Monday, 26 June 2017


Today's Canal - South Yorkshire Navigation

We awoke for our early departure to a bright blue sky and warm temperatures which stayed with us all day.

After turning around - much less windy than last night when we reversed back to the water point - we passed through the swing footbridge that crosses the entrance to the main basin.

We were to be accompanied down to Eastwood today with another boat that had been here for a week. They are artists and selling their wares to passers by.

One of the earlier commercial buildings is Sheaf Quay house which was built in 1820's originally as offices for William Greaves and Son. The basin closed for commercial traffic in 1970's and most of the buildings gradually fell into disrepair until re development project took them on in the 1990's. This building was at first a pub but that closed before very long and is now offices.

About time this poor chap was allowed to retire from his guard duties and have a well-earned rest.

We continued along the summit pound - much as before - and arrived at the top lock just before 9 o'clock. It was already unlocked and set for us and so, together with nb Hekla, we started down. Turned out that Dave, the lock keeper, had meant for us to start at 9:15 and so caught up with us at the third lock. However, he also had another boat to help down that was starting at the small marina just below the summit.

As a result we were left quite a bit to ourselves but, as the other boat was joined by a friend to help them down the flight, we were not over-stretched. But we did need to be careful as there was quite a flow of water over the top gates and our boat has to reverse almost back to the waterfall in order for the bottom gates to be opened.

Dave popped up every so often but mainly at the deep lock 7/8 just to make sure we were ware of the danger.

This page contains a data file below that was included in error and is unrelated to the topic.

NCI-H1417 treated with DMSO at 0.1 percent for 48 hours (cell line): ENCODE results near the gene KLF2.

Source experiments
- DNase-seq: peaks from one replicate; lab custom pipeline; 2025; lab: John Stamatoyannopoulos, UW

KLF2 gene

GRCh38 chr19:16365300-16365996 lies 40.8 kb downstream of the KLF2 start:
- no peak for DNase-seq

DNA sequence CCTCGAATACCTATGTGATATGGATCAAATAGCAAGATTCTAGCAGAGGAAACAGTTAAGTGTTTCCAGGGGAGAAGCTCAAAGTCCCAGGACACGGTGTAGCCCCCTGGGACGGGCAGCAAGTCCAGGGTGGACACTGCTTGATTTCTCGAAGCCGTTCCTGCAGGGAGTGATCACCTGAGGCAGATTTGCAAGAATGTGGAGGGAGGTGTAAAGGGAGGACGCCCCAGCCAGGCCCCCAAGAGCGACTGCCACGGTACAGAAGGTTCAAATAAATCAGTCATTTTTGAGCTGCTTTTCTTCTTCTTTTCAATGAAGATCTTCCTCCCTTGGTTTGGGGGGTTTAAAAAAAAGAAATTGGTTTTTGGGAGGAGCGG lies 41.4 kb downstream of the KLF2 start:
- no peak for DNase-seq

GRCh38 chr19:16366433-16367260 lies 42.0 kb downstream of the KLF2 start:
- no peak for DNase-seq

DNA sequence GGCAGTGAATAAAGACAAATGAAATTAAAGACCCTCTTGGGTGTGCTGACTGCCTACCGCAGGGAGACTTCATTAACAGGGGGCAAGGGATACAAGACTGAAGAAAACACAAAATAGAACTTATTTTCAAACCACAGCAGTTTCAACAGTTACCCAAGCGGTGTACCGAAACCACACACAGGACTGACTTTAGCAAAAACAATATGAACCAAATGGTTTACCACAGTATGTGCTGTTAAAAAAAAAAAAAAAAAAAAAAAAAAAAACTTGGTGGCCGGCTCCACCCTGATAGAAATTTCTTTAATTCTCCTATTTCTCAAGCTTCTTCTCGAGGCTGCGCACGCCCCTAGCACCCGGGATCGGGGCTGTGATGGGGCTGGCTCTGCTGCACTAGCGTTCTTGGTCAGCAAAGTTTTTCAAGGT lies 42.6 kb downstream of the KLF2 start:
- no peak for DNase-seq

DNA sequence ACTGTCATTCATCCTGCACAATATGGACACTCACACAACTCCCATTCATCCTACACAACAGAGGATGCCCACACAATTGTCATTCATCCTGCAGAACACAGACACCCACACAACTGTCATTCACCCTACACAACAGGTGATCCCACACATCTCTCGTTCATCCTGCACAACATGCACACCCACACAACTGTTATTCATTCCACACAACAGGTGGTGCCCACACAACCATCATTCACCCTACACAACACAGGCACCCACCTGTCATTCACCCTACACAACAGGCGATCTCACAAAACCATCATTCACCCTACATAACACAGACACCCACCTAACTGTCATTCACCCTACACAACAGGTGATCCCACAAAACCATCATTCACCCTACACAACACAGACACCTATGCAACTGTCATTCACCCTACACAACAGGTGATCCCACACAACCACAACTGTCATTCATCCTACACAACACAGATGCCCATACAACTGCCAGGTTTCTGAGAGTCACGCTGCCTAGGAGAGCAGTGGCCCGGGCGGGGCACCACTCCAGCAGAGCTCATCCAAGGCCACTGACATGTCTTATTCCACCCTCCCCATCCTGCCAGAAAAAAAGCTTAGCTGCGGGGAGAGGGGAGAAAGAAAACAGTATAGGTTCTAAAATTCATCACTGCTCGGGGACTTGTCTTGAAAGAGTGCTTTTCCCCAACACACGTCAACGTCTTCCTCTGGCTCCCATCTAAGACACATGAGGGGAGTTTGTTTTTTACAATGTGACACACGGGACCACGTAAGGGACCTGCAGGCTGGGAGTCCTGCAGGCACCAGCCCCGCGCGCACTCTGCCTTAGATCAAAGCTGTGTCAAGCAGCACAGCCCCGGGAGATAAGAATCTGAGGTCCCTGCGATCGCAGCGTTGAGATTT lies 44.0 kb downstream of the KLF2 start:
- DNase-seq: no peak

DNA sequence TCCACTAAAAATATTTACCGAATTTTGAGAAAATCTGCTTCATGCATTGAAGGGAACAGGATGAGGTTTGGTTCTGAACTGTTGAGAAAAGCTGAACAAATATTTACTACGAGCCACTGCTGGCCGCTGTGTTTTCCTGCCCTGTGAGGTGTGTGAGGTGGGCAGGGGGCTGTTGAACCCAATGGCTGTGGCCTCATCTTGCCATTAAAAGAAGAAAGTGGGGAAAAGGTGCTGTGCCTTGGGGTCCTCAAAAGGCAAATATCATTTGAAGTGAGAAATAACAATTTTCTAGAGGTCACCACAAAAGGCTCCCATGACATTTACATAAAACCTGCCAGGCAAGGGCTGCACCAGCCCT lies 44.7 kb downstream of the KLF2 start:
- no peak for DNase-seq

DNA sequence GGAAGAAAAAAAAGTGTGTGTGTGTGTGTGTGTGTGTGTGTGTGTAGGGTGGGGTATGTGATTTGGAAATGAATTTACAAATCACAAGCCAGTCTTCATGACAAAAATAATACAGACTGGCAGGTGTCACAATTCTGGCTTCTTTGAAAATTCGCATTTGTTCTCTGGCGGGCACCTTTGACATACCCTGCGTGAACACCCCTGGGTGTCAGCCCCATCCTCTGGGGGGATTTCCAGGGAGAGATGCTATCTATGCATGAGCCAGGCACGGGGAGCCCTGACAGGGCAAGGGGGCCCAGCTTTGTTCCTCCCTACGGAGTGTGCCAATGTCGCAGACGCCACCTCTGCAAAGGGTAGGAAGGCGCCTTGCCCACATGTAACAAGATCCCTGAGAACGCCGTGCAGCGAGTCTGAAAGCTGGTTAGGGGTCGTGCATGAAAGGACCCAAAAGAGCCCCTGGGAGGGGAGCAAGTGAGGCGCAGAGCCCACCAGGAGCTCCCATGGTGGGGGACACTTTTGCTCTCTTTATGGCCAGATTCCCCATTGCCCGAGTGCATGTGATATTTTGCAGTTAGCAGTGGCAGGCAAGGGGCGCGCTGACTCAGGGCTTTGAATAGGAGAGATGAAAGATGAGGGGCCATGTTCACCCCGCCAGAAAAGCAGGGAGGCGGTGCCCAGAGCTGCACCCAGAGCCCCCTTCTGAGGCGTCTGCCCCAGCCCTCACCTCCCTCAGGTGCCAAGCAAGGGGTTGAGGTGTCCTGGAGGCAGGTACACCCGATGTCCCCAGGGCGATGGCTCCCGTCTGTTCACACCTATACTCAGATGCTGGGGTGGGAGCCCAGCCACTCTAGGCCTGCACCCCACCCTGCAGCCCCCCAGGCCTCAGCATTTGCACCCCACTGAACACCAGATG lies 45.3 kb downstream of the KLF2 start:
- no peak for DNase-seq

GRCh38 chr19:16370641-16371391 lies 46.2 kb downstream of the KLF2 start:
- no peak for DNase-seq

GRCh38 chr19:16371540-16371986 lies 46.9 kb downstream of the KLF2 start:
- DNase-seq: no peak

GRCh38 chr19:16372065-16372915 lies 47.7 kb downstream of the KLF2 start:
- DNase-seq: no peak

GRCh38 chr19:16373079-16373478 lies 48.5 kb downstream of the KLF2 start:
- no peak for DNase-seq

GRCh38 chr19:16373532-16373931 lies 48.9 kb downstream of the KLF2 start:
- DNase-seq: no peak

At the next lock, another lock keeper who we had not met before took over and helped us down to Holmes Lock.

Oh, and look! There was Dave again at the penultimate lock waiting to shake hands and bid us farewell.

We only had the bottom lock . . .

Christine opted to walk the bank for the next couple of locks.

We had been warned to keep a lookout for a work boat at the next weir. They were replacing one of the large orange buoys that protect the weir but which had been set alight by some locals!

Jordan's Lock, just after the weir, is little more than a flood lock. But Mike had to make a trip down the weed hatch as we picked up some plastic bags just a little earlier.

And so to Holmes, the last of the locks that are kept locked and where boats are accompanied.

At Rotherham Lock a CaRT person was working there and told us to keep a lookout for the oil tanker. However, we should be able to get to Eastwood before it arrives as it is a bit behind its usual schedule today.

In fact it was quite a bit later when Christine spotted that the traffic light had turned red (indicating that the lock was no longer on boater-operation). We were just in time to see it making ready to come out of the lock and on the short distance to its destination and time to unload its cargo.

As can easily be seen, it is the maximum size for which these locks were intended when the navigation was upgraded in the 1980's. Narrowboats for comparison.

After lunch we walked to the Parkgate Retail Park for some shopping, including some new shoes for Mike.

7.5 Miles - 15 Locks

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